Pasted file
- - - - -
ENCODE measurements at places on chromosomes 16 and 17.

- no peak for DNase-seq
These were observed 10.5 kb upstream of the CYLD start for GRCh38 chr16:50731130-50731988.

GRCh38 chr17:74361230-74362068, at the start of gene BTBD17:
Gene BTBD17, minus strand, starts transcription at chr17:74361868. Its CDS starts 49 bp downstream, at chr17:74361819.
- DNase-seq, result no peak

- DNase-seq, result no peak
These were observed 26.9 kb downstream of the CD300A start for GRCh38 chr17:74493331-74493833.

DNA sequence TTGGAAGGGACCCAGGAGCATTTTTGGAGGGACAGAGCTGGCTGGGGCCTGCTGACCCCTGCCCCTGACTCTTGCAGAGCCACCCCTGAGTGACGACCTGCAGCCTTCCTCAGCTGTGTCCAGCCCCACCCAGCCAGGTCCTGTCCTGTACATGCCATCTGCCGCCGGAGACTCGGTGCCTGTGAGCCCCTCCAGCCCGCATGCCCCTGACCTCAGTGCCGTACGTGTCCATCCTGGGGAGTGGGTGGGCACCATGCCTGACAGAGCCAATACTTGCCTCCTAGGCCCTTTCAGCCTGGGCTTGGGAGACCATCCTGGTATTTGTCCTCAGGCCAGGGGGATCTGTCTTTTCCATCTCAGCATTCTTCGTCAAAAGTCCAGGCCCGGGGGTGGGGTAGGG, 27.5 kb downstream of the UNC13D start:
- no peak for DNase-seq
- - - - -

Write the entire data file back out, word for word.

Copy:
ENCODE measurements at places on chromosomes 16 and 17.

- no peak for DNase-seq
These were observed 10.5 kb upstream of the CYLD start for GRCh38 chr16:50731130-50731988.

GRCh38 chr17:74361230-74362068, at the start of gene BTBD17:
Gene BTBD17, minus strand, starts transcription at chr17:74361868. Its CDS starts 49 bp downstream, at chr17:74361819.
- DNase-seq, result no peak

- DNase-seq, result no peak
These were observed 26.9 kb downstream of the CD300A start for GRCh38 chr17:74493331-74493833.

DNA sequence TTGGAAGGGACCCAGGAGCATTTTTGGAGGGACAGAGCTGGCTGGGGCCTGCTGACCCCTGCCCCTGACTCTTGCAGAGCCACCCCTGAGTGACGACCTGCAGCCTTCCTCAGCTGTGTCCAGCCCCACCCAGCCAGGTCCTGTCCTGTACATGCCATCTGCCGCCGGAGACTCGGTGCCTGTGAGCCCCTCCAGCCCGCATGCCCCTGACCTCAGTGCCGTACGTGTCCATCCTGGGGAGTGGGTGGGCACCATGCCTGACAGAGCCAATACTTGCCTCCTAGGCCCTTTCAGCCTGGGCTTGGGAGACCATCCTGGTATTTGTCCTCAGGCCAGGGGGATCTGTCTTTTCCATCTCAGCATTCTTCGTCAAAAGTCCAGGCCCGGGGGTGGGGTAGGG, 27.5 kb downstream of the UNC13D start:
- no peak for DNase-seq